In the second preliminary study of SIRUP we tried to identify indicators that predict the perceived familiarity of a television program. During this project we work with broadcasting data from BBC’s ViSTA-TV project. Based on the available data from this project and external public sources, we identified five possible indicators for familiarity (see Figure 1):
- Number of BBC viewers
- Number of Google results
- Number of Facebook likes
- Number of Twitter references
- IMDB user ratings
Figure 1. Testing the selected indicators for familiarity
For all five indicators, a positive relationship was hypothesized, such that a higher number of BBC ratings, Google results, Facebook likes, Twitter references, and IMDB user ratings would positively predict the perceived familiarity of the program (e.g., programs with more Facebook likes are perceived as more familiar by users).
Using the BBC ViSTA-TV data, we selected the five programs with the lowest and highest number of BBC viewers, Google results, Facebook likes, Twitter references, and IMDB user ratings. As such, a total of 50 programs was rated by the participants. The selected programs can be found here: SIRUP Preliminary study 2, Familiarity – Selected programs.
Similar to the first preliminary study (complexity), participants were provided with a program episode description for each of the programs informing about the program title and season number, the episode number and title, and the episode synopsis, genre, format, and release year. Below an example of such a description is provided for the program Only Fools and Horses (high IMDB user ratings; see Figure 2).
Figure 2. Program episode description example Only Fools and Horses
In its measurement, familiarity was conceptualized as popularity. For each of the programs participants were asked whether they had watched the program or not. If they had watched the program, they were asked to rate the perceived popularity of the program. If they had not watched the program, they were asked to rate the perceived popularity of the program based on its description. In both cases participants rated popularity on a 7-point semantic scale, with “unpopular” on the left and “popular” on the right (see Figure 3).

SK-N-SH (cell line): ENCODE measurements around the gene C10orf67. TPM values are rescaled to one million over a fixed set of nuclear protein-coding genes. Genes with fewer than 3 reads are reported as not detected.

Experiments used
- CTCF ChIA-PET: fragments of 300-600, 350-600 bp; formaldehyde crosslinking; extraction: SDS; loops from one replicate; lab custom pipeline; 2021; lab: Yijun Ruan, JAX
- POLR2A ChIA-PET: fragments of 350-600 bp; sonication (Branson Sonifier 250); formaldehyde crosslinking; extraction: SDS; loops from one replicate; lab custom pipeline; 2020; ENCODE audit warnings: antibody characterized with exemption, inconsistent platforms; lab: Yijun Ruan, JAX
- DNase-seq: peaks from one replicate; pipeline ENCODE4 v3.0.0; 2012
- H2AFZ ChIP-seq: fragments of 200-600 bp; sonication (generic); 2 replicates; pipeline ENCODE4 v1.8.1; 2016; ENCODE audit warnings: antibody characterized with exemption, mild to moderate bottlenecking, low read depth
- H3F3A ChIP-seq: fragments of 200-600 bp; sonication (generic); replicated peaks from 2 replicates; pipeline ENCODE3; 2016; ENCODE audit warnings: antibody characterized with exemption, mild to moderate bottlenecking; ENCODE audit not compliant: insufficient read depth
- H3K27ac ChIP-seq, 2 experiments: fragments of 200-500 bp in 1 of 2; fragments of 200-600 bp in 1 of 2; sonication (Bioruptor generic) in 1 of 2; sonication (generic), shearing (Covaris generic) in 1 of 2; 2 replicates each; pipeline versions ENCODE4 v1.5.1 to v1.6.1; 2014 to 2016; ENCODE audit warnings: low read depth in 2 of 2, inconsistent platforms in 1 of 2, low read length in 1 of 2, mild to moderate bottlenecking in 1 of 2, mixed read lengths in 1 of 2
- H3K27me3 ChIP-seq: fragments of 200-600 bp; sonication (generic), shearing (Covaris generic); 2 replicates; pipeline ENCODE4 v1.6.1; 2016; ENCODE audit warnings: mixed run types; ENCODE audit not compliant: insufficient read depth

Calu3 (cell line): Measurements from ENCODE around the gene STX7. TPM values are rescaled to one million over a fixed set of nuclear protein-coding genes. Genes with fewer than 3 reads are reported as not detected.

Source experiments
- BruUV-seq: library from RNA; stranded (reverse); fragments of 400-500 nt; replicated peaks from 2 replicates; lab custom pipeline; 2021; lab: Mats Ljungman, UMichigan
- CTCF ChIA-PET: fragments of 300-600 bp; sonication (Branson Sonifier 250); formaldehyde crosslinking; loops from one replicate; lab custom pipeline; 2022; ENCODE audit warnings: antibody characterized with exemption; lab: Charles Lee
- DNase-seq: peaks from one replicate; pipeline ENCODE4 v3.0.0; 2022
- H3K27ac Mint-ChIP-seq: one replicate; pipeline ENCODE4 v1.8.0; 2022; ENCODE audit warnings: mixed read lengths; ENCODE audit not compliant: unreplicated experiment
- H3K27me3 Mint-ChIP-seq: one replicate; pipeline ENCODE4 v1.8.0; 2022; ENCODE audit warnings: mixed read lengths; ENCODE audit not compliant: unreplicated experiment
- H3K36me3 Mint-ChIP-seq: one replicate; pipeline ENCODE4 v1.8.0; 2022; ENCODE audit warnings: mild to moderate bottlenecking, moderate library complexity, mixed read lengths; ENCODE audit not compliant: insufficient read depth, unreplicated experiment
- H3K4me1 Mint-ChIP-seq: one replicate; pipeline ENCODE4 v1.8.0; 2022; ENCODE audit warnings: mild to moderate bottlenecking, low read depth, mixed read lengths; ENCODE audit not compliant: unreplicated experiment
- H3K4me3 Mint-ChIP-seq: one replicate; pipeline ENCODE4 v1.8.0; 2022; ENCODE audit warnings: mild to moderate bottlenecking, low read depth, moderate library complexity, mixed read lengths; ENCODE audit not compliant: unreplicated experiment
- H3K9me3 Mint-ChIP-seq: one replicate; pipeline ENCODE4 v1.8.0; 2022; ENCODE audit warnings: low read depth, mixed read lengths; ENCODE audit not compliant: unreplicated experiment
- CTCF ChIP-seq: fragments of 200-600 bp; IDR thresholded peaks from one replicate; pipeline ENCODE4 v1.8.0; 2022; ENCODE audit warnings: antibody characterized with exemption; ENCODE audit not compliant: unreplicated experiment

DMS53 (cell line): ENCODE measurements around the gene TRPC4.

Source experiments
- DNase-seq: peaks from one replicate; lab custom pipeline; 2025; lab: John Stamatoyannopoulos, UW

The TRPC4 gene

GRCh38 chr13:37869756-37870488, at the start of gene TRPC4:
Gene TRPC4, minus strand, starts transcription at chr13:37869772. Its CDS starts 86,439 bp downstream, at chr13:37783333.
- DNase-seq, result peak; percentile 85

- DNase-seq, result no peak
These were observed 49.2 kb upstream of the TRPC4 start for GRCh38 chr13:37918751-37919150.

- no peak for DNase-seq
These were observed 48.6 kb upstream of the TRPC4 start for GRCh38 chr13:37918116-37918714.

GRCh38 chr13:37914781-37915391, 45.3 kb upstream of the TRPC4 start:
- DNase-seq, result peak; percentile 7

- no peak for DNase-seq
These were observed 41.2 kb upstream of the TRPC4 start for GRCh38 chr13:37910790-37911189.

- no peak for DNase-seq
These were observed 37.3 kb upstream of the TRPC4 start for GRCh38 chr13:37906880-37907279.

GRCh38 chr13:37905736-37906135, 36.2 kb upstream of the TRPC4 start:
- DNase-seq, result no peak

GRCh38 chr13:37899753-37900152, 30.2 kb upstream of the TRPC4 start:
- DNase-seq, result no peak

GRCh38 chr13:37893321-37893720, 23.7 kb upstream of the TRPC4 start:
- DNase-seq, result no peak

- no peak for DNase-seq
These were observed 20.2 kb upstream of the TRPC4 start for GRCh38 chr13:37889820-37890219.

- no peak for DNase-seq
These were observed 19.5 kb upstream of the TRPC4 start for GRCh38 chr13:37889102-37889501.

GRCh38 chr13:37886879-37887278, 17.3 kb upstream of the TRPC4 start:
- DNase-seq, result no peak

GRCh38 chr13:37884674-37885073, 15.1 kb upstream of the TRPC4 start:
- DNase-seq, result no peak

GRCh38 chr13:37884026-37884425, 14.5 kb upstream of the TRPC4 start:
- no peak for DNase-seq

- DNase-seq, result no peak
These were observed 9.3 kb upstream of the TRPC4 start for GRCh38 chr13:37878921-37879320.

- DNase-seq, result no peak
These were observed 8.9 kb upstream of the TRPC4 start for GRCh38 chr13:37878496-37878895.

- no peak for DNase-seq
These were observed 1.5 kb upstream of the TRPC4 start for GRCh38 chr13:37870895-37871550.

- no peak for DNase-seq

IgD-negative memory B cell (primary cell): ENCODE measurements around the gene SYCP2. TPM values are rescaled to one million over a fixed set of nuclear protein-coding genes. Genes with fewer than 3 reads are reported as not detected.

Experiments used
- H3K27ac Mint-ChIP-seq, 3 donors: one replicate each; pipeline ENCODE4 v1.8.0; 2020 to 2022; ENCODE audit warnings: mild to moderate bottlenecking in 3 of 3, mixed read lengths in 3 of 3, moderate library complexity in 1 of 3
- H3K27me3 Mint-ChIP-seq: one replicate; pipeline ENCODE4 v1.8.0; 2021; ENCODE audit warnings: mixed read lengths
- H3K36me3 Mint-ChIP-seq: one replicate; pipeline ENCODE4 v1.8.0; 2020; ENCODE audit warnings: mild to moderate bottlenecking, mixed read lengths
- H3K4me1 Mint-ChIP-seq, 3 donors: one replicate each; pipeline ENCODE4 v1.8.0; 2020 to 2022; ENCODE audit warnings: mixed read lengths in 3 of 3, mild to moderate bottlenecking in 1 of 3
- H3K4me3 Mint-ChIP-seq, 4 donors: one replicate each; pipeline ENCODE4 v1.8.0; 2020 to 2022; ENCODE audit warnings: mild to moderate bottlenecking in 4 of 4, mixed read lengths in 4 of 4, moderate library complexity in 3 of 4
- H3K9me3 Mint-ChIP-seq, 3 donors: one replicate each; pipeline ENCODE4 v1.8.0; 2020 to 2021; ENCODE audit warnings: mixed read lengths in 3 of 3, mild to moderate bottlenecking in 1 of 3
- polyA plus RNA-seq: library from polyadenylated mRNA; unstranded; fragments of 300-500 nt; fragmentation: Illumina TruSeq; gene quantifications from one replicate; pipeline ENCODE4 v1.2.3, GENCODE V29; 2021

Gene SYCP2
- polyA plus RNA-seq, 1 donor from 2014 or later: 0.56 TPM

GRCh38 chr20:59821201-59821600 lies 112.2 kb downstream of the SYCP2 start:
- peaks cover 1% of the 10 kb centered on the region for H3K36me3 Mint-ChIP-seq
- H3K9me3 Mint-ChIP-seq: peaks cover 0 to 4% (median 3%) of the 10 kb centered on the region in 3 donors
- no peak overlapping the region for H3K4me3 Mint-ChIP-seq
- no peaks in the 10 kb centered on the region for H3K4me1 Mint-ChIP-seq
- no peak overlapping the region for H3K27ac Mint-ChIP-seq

Figure 3. Measure for familiarity
Data were collected via Amazon Mechanical Turk and a total of 164 participants from the United States of America participated in the study. As was the case for the first preliminary study (complexity), the results showed that none of the indicators we selected was related to familiarity. This means that the number of BBC viewers, Google results, Facebook likes, Twitter references, and IMDB user ratings of a program did not predict the perceived familiarity of a program. This finding was replicated when we distinguished between participants that had watched the show and those that had not. More information about the results of the preliminary study for familiarity can be found here: SIRUP Preliminary study 2, Familiarity – Results.
In short, we have not yet successfully indentified indicators that predict the perceived familiarity of a program. If you have any ideas or suggestions, please leave us a message below!
The dataset for the SIRUP preliminary study for familiarity has been made publically available and can be found here: SIRUP Preliminary study 2, Familiarity – Dataset.